Thanks very much, you were spot on! The bushing took a little bit of coaxing but did come out relatively easily. Glad I did so, because with the amount of gunk and corrosion I found inside the cylinder, the booster surely would not have worked properly once installed.
So I think I understand how this thing actually works now, someone please correct me if I am wrong.
Under normal operation (no braking), the vacuum is applied to the front side of the booster "can" via the banjo fitting/air passage, and also to the back side of the can via the air valve (pentagon attached to the hydraulic cylinder) . With both sides of the can at equal vacuum, there is no assist to the brake. Once the brake pedal is pressed, the hydraulic pressure increases, and moves a small piston that actuates the air valve . This new position of the air valve no longer allows vacuum to pass from the banjo fitting to the back side of the can, and simultaneously allows ambient air pressure to the back side of the can (via the small "filter" on the air valve). Under this condition, the two sides of the big can are no longer at equal vacuum, causing the diaphragm to move inward and push a small rod/piston into the hydraulic cylinder, causing more hydraulic pressure, and effectively giving assist to the braking.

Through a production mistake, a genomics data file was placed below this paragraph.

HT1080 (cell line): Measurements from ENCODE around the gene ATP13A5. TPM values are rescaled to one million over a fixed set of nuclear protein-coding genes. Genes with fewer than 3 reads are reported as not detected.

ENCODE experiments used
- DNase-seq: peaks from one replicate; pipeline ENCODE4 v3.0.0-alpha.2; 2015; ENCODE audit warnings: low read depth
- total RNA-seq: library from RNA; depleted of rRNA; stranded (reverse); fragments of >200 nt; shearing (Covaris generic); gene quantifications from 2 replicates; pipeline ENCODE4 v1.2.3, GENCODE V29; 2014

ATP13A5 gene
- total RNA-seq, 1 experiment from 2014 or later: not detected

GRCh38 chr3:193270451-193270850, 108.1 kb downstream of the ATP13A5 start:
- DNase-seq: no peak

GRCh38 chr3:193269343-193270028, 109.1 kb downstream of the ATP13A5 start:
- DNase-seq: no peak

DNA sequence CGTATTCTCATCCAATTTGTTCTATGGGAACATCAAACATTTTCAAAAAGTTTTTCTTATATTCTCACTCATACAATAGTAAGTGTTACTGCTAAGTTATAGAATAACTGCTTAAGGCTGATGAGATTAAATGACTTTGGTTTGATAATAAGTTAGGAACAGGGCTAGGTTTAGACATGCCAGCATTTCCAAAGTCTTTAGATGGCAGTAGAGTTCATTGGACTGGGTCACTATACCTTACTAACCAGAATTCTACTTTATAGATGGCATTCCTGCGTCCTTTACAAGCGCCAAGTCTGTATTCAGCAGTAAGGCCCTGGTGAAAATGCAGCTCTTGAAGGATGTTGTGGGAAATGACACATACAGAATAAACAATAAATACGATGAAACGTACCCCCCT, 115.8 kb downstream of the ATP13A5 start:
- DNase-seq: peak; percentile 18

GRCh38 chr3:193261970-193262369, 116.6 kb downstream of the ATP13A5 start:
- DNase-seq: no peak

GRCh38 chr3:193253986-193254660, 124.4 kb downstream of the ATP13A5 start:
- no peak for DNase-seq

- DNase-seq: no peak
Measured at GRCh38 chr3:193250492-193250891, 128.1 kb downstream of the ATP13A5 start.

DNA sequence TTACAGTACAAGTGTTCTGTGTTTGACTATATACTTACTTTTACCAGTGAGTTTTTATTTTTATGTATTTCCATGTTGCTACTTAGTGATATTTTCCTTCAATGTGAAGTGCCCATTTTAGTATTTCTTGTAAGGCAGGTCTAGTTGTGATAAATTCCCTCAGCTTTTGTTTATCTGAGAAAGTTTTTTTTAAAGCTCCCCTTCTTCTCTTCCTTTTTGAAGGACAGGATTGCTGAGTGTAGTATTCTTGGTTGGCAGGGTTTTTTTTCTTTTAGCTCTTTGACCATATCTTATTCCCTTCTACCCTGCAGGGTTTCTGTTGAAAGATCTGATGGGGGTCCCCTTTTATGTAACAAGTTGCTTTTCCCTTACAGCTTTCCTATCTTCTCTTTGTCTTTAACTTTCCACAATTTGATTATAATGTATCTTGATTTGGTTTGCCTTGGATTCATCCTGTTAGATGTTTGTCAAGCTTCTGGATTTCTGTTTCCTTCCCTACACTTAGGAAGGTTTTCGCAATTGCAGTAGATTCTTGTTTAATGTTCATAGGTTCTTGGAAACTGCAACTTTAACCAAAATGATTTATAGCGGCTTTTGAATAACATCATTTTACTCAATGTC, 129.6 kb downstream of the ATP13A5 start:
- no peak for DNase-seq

The arrow in the attached picture points to (as I've assumed) the small piston that actuates the air valve. Is there any way to clean/service this part? On the brake booster currently in my gtv, I am pretty sure that this is the part that is sticking (in the "up" position) resulting in vacuum assist sometimes even when the brake pedal is not pressed. Since the inside of this hydraulic cylinder was quite dirty, I want to ensure the same thing doesn't occur.
ps it looks like there is still a check valve in the cylinder, does this come out somehow also?
69 1750gtv / 73 2000spider / 91 Spider (daily driver)